1
$\begingroup$

Given $f(x)=x^4+2x^3+2x^2-2x-3$, where $x-1$ is a factor of $f(x)$, how is it possible to solve $f(x)$ without the Rational Root Theorem?

Here's my progress: $$f(x)=x^4+2x^3+2x^2-2x-3$$ $$f(x)=(x-1)(x^3+3x^2-5x+3)$$

And there's where I got stuck. I cheated, though, and tried solving this equation with the Rational Root Theorem. That's what I got: $$f(x)=x^4+2x^3+2x^2-2x-3$$ $$f(x)=(x-1)(x^3+3x^2-5x+3)$$ $$f(x)=(x-1)(x+1)(x^2+2x+3)$$ $$f(x)=(x-1)(x+1)(x-(-1-\sqrt2))(x-(-1+\sqrt2))$$

Please, if you're answering this question, I'd really appreciate if you could explain your procedures and what technique you used.

Thank you very much.

$\endgroup$
  • $\begingroup$ Is Descartes' Rule of Signs also off limits? $\endgroup$ – hardmath Feb 4 '16 at 1:19
  • $\begingroup$ Here, RRT says that the possible rational roots of the equation are $\pm1$ and $\pm3$. When tested, $-1$ and $1$ are found to be roots, while neither $3$ nor $-3$ is a root. Thus, besides $1$ and $-1$, all roots of the equation are either irrational or non-real. $\endgroup$ – Arcturus Feb 4 '16 at 1:20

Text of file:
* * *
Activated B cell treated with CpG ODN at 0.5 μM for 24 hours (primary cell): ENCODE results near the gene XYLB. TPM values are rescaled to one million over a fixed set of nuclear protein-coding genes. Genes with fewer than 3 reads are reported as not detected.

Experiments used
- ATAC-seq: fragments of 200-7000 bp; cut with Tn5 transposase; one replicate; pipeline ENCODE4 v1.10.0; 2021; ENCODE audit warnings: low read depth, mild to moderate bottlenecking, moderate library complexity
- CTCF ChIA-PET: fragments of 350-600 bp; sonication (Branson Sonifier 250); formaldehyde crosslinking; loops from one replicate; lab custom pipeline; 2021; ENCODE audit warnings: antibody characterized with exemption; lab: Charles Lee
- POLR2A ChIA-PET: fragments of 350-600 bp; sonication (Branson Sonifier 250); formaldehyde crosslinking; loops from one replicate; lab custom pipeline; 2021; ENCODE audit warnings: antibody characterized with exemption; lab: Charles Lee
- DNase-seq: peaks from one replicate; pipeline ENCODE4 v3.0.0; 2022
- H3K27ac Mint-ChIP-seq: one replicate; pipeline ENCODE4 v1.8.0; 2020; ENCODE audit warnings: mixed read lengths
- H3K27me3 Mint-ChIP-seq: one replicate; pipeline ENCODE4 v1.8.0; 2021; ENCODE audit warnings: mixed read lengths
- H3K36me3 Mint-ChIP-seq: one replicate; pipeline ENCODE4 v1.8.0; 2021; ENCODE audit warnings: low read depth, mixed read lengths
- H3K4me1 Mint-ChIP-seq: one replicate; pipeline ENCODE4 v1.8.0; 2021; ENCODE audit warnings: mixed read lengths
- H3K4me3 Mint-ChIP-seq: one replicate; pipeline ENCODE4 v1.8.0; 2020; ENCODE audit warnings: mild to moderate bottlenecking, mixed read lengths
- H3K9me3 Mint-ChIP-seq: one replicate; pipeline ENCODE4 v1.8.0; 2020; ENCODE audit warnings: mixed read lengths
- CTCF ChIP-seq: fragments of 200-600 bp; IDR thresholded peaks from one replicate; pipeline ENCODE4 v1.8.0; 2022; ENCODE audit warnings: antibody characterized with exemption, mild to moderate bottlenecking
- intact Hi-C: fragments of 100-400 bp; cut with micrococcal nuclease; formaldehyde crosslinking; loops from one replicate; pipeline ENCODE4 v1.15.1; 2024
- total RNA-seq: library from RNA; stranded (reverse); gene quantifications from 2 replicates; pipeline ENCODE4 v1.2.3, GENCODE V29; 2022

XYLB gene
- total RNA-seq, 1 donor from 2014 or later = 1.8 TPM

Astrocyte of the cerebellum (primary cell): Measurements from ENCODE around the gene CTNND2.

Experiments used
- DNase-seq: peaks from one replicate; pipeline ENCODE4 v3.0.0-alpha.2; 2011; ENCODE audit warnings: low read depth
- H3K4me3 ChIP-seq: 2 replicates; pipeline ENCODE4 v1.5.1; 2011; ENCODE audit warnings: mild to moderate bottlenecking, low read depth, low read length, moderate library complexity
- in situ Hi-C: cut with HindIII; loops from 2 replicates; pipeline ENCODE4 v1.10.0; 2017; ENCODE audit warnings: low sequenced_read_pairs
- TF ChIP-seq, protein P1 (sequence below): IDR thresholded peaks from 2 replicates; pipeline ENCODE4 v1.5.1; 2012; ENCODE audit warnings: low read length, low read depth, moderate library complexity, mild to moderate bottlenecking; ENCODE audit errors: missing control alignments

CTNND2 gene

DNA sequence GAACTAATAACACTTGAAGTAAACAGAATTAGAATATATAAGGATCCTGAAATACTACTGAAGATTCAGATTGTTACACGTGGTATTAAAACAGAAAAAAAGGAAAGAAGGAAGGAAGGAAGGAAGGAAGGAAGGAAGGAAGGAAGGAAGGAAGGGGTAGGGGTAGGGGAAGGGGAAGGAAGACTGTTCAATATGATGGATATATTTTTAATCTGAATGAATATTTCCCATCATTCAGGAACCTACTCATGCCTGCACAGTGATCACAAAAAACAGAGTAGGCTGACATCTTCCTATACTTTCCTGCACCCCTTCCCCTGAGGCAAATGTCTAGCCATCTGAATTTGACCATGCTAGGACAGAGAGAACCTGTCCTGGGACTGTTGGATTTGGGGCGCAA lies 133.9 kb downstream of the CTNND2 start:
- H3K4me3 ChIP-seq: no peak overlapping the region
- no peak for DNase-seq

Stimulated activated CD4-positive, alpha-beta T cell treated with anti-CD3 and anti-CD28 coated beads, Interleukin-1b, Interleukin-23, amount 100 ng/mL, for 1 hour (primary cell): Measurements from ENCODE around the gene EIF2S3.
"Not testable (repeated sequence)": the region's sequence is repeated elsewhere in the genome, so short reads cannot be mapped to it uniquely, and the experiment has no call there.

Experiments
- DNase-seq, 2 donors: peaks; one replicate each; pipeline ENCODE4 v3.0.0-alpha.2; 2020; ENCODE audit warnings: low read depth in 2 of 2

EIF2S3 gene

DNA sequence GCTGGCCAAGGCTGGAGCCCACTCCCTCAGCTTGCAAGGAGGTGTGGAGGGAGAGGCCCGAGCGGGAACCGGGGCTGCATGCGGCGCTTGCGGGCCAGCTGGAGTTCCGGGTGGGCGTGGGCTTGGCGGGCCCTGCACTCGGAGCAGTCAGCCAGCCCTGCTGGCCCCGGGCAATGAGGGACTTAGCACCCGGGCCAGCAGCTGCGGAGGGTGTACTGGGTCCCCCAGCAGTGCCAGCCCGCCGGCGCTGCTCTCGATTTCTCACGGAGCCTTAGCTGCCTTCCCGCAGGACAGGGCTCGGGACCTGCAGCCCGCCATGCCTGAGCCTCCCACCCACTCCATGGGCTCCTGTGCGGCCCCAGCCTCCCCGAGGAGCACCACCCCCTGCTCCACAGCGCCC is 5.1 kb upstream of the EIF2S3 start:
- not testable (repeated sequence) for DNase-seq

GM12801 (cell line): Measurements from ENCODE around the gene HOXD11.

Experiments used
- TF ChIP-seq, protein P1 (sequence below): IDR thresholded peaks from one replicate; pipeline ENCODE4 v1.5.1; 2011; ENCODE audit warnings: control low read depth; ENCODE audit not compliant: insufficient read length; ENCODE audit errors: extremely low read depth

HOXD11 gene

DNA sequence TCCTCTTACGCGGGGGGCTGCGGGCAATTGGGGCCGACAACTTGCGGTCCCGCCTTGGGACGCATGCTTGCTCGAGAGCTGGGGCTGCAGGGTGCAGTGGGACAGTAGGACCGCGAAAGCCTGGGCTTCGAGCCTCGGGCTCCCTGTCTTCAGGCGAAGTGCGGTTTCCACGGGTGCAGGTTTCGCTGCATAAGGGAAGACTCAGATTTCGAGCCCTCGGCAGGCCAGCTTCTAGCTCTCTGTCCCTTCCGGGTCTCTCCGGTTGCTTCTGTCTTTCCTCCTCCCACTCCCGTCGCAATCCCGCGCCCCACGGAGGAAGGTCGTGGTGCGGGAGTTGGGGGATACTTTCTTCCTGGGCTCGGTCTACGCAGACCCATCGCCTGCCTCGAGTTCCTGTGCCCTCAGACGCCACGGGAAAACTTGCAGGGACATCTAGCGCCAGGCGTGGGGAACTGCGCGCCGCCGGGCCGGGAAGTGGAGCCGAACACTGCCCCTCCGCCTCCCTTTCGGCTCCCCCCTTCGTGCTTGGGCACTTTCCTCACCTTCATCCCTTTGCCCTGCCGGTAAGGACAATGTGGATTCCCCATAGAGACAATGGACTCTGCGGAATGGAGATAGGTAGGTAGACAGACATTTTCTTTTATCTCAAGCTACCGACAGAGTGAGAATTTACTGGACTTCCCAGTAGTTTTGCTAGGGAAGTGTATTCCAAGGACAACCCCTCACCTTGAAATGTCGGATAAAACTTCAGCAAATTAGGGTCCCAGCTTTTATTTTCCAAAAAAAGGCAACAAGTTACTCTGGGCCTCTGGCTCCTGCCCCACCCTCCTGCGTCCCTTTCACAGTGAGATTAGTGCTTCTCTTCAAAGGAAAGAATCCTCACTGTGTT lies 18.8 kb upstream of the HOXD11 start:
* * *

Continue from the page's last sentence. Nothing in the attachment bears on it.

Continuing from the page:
• $\begingroup$ Sometimes you can get lucky with carefully doing grouping to factor. $\endgroup$ – randomgirl Feb 4 '16 at 1:23
  • $\begingroup$ Often the roots will be "nice enough" to do by hand/inspection. Check the integers between $-3$ and $3$. This is often where some of the roots will be (at least in a quiz/exam situation where getting the roots is part of the purpose of the problem) $\endgroup$ – Cameron Williams Feb 4 '16 at 1:39
5
$\begingroup$

$$\begin{aligned} x^4+2x^3+2x^2-2x-3 &=(x^4+2x^2-3)+(2x^3-2x) \\ &=(x^2+3)(x^2-1)+2x(x^2-1) \\ &=(x^2-1)(x^2+3+2x) \\ &=(x^2-1)(x^2+2x+3) \end{aligned}$$

$\endgroup$

Your Answer

By clicking “Post Your Answer”, you agree to our terms of service, privacy policy and cookie policy

Not the answer you're looking for? Browse other questions tagged or ask your own question.